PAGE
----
In the 1970s and early 1980s, there was a format war in the home video industry. Two of the standards, VHS and Betamax, received the most media exposure. VHS eventually won the war, dominating 60 percent of the North American market by 1980 and emerging as the dominant home video format throughout the tape media period.

Optical disc formats later began to offer better quality than analogue consumer video tape such as standard and super-VHS. The earliest of these formats, LaserDisc, was not widely adopted. However, after the introduction of the DVD format in 1997, VHS's market share began to decline. By 2008, DVD had replaced VHS as the preferred low-end method of distribution. The last known company in the world to manufacture VHS equipment—Funai of Japan—ceased production of VHS equipment in July 2016.

Sony Handycam
Samsung Handycam
Sony PC21 Camcorder

We hire working VHS video camcorders or non-working VHS cameras for props. 

We stock an umber of old video cameras to hire. Some are workings so will give you that 70,80,90's feel and some do not work allowing you to use them as props!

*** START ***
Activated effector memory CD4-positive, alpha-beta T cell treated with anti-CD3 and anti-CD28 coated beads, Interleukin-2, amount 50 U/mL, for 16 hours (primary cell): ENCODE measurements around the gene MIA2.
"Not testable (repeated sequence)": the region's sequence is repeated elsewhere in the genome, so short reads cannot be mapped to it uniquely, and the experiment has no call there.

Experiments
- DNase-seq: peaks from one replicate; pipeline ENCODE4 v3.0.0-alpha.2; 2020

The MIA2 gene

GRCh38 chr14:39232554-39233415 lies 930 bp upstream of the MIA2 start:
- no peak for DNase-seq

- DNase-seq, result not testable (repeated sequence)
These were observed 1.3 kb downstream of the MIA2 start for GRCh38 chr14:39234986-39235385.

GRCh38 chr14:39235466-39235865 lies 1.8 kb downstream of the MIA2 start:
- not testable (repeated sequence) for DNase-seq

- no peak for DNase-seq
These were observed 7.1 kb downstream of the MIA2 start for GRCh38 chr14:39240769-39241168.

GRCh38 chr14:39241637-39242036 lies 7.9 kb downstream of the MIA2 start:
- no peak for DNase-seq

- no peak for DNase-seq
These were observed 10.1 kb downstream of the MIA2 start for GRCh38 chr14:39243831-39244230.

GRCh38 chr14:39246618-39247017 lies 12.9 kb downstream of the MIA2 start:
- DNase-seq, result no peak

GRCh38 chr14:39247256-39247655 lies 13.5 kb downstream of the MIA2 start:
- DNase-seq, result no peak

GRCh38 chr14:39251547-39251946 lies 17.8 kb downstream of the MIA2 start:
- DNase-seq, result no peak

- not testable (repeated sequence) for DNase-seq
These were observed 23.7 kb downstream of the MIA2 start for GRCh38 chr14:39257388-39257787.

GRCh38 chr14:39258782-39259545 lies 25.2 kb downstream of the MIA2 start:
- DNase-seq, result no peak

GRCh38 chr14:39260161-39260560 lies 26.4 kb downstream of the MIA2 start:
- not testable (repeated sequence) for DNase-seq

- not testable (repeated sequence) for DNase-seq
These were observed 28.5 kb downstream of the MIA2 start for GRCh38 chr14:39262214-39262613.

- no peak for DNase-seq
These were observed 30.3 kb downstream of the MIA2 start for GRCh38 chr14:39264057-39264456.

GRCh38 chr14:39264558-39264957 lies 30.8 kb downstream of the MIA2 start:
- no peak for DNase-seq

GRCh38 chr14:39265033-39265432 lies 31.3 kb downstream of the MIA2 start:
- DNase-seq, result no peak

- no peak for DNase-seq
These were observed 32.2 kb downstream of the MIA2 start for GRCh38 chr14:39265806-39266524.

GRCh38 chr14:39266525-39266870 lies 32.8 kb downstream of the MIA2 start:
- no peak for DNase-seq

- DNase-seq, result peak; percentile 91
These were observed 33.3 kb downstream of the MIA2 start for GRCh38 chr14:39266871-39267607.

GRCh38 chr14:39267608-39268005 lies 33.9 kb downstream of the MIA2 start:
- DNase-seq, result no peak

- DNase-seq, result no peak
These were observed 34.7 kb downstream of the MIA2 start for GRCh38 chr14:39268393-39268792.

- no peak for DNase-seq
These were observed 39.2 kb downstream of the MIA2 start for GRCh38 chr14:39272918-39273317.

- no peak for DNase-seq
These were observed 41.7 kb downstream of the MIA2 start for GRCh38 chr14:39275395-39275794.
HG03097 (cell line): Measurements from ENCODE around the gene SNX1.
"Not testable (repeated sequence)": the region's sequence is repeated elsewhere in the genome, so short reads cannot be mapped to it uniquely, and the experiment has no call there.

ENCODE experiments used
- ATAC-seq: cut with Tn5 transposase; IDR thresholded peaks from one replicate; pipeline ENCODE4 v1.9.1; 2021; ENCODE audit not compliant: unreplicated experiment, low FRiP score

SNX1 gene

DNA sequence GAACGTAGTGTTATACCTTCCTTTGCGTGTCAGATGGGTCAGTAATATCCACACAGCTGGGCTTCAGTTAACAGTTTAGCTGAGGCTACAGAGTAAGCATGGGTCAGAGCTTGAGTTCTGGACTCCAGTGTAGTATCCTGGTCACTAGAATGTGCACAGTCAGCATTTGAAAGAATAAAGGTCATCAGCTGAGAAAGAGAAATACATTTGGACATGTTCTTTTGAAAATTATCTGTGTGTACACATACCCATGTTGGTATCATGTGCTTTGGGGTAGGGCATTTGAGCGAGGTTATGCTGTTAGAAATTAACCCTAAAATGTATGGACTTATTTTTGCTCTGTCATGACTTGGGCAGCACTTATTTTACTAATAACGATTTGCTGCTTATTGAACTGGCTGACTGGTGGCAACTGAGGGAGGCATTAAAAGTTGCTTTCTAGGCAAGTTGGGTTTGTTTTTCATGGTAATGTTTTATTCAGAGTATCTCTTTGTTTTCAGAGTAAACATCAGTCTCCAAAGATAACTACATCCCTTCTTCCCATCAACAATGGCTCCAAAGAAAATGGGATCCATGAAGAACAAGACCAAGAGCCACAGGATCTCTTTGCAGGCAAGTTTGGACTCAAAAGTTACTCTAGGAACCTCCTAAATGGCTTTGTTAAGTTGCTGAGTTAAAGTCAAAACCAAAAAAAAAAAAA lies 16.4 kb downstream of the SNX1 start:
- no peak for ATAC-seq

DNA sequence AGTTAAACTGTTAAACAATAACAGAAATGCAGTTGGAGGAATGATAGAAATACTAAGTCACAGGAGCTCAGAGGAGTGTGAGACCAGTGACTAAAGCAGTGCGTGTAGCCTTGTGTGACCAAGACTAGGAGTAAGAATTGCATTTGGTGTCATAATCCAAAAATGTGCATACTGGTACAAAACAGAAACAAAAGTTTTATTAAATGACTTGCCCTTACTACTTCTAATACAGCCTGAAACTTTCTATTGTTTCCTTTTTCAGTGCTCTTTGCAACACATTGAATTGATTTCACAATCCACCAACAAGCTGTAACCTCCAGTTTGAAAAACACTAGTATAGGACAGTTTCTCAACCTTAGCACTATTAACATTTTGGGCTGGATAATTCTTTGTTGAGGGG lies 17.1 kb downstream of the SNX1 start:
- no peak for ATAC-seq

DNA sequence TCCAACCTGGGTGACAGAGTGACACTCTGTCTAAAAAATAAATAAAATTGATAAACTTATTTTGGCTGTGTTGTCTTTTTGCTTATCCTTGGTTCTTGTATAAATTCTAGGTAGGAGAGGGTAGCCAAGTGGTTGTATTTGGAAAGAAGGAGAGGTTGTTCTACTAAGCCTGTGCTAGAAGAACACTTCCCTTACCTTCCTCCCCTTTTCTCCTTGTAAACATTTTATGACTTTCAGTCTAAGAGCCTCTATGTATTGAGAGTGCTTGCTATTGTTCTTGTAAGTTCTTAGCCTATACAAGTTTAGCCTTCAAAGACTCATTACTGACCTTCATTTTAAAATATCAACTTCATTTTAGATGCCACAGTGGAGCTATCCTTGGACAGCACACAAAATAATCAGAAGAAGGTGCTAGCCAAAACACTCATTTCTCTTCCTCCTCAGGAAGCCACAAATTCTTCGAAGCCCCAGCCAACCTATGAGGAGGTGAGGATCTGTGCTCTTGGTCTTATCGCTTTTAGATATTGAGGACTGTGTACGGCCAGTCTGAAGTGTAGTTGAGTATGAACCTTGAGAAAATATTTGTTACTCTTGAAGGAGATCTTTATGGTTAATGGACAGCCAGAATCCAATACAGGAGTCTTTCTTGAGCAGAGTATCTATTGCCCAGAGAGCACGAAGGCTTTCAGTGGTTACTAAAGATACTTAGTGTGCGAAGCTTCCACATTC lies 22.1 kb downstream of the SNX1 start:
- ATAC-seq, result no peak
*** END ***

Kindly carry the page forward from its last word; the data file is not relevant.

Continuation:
We have many old VHS camcorders and video cameras to hire.  We have the 1980's old VHS shoulder cameras to rent - working and non-working cameras are available to hire.  We have the 'newer' VHS camcorder which holder the small VHS cassettes - VHSc.  A range of old video camcorders to hire - VHS vintage cameras, VHSc cameras, Video 8mm and Mini DV old vintage cameras for hire. 

We hire working Mini DV camcorders

Sony Handycam
Samsung Handycam
Sony Mini DV PC21 Camcorder
Sony Mini DV 33E Camcorder
Sony Mini DV PD150 
Sony HDV FX1 

We SELL tape stock and offer a TAPE > FILE transfer service

We hold many types of old video cameras to hire - 70,80,90's camcorders all available to rent. We have working cameras for that old 1980's VHS look and cameras that do not work, but just look the part! We supply films with old stills cameras, old video cameras and monitors for props. Whether you need x30 SLR cameras dating back to the 1970's or an old ENG video camera from the 1980's we may have one in stock - so please do email us and let us know your requirement for your next film or production.